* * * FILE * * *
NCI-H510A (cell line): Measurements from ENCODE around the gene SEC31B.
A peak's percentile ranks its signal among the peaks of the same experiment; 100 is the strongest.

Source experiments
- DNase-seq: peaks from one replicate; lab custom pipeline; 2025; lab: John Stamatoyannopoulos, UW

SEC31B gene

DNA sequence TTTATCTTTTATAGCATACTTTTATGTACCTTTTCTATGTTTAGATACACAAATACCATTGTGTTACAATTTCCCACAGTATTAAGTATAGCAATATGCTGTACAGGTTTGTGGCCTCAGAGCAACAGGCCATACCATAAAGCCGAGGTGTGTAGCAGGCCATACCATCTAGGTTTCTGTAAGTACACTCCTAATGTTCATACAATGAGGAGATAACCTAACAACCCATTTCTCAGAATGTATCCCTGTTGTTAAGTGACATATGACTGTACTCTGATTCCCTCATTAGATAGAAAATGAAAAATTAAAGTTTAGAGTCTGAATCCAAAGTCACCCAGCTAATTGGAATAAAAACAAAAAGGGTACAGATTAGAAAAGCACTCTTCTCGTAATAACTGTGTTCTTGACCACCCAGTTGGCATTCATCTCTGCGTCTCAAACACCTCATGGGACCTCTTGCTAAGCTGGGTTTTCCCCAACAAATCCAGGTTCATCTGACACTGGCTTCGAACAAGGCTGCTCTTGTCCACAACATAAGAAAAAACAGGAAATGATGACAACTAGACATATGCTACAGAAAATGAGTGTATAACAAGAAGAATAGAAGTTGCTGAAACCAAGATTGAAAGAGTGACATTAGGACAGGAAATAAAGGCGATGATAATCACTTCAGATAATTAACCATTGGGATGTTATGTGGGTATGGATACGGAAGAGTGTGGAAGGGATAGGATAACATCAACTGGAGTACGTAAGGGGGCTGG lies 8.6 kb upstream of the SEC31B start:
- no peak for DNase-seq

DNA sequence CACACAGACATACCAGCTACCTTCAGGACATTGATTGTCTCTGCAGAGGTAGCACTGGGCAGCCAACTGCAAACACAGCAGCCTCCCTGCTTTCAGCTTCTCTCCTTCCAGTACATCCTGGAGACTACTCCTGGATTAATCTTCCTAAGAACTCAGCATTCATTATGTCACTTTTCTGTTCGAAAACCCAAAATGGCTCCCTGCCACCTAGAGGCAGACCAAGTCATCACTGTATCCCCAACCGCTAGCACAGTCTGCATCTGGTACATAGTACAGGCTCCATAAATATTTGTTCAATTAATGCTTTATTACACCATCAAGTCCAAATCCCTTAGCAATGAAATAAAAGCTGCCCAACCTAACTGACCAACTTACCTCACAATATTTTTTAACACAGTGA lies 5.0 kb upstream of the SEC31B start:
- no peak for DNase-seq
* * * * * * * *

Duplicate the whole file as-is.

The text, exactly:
NCI-H510A (cell line): Measurements from ENCODE around the gene SEC31B.
A peak's percentile ranks its signal among the peaks of the same experiment; 100 is the strongest.

Source experiments
- DNase-seq: peaks from one replicate; lab custom pipeline; 2025; lab: John Stamatoyannopoulos, UW

SEC31B gene

DNA sequence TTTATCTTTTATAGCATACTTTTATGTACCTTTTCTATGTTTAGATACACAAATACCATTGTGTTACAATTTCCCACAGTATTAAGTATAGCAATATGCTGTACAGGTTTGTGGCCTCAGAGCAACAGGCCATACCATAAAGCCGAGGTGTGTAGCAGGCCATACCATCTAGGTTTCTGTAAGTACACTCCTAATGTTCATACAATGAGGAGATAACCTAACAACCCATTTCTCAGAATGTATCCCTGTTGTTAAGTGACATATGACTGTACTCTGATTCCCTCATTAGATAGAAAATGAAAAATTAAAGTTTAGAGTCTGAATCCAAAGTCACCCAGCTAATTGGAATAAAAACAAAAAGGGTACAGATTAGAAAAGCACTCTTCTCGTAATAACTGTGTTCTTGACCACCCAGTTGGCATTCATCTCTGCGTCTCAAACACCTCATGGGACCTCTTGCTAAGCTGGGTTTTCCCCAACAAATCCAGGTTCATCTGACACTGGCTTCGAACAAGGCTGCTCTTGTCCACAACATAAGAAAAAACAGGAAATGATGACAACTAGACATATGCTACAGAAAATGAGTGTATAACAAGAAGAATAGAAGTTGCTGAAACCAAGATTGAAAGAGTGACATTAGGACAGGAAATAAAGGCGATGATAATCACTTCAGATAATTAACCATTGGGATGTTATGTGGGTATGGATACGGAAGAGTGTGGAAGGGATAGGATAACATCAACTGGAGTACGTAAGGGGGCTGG lies 8.6 kb upstream of the SEC31B start:
- no peak for DNase-seq

DNA sequence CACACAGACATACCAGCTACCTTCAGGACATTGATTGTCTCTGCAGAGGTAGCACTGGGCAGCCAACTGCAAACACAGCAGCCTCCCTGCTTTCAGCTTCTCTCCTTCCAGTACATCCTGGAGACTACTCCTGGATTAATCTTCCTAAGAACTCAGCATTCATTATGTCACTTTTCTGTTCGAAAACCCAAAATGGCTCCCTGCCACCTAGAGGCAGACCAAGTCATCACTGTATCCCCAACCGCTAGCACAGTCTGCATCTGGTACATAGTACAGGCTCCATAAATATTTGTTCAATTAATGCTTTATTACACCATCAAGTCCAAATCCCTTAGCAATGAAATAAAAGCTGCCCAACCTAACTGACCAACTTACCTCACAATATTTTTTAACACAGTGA lies 5.0 kb upstream of the SEC31B start:
- no peak for DNase-seq